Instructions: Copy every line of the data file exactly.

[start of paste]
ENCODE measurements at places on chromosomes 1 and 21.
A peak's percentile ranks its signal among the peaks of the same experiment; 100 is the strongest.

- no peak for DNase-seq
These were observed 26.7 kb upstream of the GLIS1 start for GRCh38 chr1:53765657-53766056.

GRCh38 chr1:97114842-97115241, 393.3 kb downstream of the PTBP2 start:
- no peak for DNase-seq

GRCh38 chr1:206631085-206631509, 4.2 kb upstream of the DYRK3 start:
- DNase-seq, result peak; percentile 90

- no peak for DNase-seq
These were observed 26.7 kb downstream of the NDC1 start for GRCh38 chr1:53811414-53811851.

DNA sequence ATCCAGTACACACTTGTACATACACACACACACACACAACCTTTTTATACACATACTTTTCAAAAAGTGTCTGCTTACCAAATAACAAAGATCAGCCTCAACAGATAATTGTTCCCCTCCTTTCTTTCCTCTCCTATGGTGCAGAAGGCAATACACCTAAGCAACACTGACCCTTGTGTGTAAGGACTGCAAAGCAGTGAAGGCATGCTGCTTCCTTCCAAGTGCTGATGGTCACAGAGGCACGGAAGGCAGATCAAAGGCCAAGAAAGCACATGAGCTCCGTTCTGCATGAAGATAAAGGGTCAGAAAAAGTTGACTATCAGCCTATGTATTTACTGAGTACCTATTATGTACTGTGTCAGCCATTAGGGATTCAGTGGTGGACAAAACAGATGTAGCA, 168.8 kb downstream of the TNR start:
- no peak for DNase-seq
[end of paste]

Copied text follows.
ENCODE measurements at places on chromosomes 1 and 21.
A peak's percentile ranks its signal among the peaks of the same experiment; 100 is the strongest.

- no peak for DNase-seq
These were observed 26.7 kb upstream of the GLIS1 start for GRCh38 chr1:53765657-53766056.

GRCh38 chr1:97114842-97115241, 393.3 kb downstream of the PTBP2 start:
- no peak for DNase-seq

GRCh38 chr1:206631085-206631509, 4.2 kb upstream of the DYRK3 start:
- DNase-seq, result peak; percentile 90

- no peak for DNase-seq
These were observed 26.7 kb downstream of the NDC1 start for GRCh38 chr1:53811414-53811851.

DNA sequence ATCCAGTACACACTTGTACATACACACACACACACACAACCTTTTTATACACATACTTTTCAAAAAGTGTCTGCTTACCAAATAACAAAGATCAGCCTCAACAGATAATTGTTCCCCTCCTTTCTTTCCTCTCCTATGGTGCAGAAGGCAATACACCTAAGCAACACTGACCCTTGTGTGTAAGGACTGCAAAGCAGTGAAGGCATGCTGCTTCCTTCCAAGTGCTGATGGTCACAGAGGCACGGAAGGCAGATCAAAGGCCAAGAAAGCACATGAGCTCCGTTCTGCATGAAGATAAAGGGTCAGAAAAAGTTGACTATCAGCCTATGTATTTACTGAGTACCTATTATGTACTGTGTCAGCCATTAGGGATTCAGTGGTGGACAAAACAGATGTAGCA, 168.8 kb downstream of the TNR start:
- no peak for DNase-seq